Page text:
I don’t really mean that (probably) but I certainly don’t mean the opposite. We’re all special flowers and our works are the delicate, lightly fragranced petals that require careful nurturing so they can blossom. We shouldn’t make the mistake that anyone else cares about what you’ve produced as much as you. The people of the Internet owe you nothing. If you’ve created something, a song, a poem, an ill-timed and clumsily written article about internet trolls but can’t bring yourself to post it because people might say nasty things… then you scarcely deserve anyone to say nice things. Because something tells me this is the only reason you created something for the world in the first place, so everyone will tell you how wonderful you are. The Internet doesn’t seem to care about people fishing for compliments. There is just as much value in ‘This is shit, you should just give up’ as ‘Great work, keep up the good work’.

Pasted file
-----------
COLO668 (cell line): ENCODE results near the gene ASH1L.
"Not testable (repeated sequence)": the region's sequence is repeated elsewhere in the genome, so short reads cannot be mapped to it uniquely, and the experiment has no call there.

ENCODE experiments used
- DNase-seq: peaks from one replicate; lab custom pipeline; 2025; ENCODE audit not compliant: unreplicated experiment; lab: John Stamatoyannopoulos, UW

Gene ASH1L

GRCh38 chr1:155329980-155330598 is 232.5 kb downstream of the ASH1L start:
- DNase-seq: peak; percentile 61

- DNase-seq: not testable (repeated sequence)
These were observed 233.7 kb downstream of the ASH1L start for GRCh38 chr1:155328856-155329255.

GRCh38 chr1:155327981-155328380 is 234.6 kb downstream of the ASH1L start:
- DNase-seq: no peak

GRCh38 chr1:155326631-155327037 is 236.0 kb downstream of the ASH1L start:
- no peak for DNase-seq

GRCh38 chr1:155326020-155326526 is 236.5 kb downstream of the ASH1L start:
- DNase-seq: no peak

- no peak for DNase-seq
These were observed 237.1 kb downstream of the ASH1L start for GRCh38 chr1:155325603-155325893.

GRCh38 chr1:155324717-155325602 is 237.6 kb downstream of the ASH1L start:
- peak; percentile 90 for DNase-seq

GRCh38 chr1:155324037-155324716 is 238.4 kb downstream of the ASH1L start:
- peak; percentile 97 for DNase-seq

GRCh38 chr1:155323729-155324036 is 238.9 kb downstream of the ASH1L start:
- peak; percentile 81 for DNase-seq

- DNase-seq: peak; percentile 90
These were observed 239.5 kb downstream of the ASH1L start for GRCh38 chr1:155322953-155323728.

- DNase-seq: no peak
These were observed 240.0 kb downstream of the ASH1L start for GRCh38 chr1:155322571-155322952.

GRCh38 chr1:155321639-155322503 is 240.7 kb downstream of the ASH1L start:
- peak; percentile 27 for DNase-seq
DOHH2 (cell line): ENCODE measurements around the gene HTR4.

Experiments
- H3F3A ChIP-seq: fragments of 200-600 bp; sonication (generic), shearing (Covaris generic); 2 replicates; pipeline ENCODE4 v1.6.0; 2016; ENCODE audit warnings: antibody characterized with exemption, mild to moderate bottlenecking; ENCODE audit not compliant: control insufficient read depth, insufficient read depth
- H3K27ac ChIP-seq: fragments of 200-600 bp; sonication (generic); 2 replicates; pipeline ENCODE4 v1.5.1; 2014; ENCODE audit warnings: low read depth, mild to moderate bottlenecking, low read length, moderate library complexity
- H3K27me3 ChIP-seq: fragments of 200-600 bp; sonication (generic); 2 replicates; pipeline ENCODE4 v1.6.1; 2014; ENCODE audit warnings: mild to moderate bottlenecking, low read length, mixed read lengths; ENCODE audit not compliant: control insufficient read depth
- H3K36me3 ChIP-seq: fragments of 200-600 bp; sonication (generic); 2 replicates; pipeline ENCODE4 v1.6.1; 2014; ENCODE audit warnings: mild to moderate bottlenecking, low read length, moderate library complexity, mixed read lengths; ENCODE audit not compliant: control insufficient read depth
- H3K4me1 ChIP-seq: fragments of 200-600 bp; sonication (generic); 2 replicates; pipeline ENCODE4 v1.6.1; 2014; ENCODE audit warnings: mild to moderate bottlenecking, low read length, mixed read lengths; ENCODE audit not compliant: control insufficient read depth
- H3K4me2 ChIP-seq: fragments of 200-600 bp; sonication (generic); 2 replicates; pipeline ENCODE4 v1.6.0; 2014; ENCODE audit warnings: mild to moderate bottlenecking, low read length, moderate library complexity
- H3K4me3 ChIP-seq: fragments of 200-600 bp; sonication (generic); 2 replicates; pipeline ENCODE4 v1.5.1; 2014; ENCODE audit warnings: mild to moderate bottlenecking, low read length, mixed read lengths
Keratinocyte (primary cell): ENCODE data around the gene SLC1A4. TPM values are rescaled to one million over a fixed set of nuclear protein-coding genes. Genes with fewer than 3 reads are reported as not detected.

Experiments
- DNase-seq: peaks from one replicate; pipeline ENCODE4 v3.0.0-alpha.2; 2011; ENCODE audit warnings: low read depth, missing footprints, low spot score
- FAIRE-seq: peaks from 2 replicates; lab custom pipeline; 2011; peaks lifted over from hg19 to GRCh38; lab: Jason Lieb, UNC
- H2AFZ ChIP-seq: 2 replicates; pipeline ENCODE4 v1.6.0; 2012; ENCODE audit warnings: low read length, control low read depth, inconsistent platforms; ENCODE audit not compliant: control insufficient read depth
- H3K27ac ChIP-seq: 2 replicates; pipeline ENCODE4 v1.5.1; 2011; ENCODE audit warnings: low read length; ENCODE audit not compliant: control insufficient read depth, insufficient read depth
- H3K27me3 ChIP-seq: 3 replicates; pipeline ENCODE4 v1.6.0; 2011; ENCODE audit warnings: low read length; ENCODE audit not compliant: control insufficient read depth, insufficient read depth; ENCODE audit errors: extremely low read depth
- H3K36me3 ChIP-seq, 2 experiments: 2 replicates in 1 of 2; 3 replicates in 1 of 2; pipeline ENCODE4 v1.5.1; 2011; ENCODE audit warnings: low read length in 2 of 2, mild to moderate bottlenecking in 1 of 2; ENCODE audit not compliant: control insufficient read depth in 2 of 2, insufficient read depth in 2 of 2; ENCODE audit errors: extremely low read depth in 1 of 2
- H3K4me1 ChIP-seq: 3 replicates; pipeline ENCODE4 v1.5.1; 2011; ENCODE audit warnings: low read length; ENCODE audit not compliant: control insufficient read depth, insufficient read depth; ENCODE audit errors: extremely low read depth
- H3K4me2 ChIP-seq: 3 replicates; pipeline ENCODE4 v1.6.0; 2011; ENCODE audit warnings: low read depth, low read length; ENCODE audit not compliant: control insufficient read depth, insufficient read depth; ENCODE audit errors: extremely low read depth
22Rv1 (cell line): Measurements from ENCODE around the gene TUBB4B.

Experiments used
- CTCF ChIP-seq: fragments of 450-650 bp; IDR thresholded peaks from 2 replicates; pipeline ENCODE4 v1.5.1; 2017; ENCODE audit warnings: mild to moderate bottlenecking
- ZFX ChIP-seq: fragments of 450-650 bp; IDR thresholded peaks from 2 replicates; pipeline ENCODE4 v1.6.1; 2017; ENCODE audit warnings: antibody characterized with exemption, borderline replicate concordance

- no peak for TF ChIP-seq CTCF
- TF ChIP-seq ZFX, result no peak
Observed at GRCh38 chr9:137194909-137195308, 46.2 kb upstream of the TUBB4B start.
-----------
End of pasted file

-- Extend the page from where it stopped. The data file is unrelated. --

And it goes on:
Now if all of this is far too upsetting and you’re the type of person that needs to know there is good in the world then consider this: the horrible things people say forms the bleak shadow by which we may hope to identify the light cast by all the lovely things people say. Otherwise we may just end up sitting on top a morass of indistinguishable platitudes. There you go you happiness vultures; take your ‘warm-fuzzies’ and go.
For these reasons and many more we may need horrible people to say horrible things; to defend our homes from an ever-encroaching sphere of media, to strengthen our artists resolve and to highlight the great and the good amongst us.
Bonus round! The person with the most inventive and jerkiest comment below will receive a mars bar or pint of beer depending on how far away from Oxford you live.